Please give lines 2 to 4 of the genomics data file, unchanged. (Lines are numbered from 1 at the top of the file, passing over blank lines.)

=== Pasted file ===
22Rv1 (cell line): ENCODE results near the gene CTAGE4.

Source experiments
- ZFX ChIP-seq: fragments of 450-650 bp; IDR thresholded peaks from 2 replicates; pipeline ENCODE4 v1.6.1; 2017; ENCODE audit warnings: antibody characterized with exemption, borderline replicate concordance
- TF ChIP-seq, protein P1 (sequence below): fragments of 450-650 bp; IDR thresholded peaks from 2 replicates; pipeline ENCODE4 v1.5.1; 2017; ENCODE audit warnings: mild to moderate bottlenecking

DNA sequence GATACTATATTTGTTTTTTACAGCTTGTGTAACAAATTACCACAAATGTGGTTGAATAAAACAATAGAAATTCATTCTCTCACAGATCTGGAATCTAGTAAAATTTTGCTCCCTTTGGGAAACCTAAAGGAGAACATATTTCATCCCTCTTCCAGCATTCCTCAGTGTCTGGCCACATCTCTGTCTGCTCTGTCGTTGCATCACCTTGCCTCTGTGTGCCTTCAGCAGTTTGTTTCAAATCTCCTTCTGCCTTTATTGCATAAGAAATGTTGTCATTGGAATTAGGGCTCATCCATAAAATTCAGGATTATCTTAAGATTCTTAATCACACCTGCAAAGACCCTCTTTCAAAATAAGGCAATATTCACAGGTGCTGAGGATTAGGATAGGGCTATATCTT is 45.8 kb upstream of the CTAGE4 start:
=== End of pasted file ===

Source experiments
- ZFX ChIP-seq: fragments of 450-650 bp; IDR thresholded peaks from 2 replicates; pipeline ENCODE4 v1.6.1; 2017; ENCODE audit warnings: antibody characterized with exemption, borderline replicate concordance
- TF ChIP-seq, protein P1 (sequence below): fragments of 450-650 bp; IDR thresholded peaks from 2 replicates; pipeline ENCODE4 v1.5.1; 2017; ENCODE audit warnings: mild to moderate bottlenecking